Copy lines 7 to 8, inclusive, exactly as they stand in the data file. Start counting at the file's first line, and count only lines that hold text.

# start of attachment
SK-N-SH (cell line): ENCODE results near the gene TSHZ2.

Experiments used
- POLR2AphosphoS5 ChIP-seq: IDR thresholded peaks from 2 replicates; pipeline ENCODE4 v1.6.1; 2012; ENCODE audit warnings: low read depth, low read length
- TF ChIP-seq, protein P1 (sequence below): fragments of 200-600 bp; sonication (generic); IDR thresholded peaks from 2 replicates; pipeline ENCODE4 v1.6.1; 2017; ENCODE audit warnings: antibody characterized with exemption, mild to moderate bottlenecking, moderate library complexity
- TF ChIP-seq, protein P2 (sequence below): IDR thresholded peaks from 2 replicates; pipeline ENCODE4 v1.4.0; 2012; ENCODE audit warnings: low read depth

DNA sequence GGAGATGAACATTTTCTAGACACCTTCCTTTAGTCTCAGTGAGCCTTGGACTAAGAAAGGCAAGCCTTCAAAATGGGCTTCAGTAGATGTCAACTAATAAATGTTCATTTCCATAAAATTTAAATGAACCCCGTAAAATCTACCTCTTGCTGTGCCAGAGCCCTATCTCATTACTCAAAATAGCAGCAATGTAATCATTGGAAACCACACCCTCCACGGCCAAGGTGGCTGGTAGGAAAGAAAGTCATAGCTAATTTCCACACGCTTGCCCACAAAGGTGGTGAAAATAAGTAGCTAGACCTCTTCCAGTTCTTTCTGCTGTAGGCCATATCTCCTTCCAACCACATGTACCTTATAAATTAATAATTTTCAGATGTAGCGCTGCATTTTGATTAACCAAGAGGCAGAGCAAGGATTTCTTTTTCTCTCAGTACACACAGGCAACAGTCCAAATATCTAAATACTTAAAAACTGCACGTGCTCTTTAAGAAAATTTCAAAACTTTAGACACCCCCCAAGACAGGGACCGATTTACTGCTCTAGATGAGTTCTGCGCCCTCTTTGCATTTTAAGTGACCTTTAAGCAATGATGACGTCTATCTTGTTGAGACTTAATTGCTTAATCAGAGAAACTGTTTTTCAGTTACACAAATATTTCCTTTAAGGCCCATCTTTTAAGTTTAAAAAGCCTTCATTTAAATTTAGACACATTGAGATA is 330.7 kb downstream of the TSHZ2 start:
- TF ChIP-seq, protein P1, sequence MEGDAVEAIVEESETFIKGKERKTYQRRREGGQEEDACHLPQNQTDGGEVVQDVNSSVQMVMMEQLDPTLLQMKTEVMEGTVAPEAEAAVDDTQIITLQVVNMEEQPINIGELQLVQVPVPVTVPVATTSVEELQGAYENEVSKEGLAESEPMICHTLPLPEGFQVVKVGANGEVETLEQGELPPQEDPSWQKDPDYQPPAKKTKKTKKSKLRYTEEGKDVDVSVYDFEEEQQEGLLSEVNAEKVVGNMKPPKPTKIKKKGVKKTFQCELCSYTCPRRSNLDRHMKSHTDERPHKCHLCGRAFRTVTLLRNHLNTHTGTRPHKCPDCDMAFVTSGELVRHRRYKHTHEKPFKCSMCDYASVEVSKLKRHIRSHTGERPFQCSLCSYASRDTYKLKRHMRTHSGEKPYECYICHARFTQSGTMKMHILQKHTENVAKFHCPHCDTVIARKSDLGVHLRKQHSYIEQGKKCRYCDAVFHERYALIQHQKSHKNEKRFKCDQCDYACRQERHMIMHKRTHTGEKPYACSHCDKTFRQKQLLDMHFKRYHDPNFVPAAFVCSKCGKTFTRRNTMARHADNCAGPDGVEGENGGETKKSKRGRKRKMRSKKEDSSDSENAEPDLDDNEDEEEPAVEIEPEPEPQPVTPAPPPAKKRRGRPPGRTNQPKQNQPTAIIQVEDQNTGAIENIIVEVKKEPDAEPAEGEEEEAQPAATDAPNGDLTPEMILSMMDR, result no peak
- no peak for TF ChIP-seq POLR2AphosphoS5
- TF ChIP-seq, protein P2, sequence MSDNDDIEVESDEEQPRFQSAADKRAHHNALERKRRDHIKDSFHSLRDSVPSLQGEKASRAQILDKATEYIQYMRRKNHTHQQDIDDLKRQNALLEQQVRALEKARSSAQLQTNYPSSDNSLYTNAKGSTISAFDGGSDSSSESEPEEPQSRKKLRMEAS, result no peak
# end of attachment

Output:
- TF ChIP-seq, protein P1, sequence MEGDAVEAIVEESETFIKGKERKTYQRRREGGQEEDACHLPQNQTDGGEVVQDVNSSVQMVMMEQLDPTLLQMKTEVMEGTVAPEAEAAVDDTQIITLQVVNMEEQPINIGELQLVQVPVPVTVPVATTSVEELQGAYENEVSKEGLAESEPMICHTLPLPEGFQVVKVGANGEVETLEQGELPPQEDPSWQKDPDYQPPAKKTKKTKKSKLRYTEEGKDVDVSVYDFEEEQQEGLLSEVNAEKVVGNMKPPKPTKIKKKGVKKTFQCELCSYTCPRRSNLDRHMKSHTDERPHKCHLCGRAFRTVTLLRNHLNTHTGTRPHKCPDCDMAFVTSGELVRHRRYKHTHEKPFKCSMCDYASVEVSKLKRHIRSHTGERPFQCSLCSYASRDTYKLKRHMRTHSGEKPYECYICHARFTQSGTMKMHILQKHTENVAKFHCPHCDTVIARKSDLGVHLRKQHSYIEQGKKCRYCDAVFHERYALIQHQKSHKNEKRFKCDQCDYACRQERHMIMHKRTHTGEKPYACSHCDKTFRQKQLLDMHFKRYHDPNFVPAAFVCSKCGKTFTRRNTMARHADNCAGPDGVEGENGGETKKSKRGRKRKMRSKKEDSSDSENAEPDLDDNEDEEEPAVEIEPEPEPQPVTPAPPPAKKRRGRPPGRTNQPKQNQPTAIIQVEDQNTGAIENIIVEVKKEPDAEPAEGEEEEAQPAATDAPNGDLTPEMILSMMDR, result no peak
- no peak for TF ChIP-seq POLR2AphosphoS5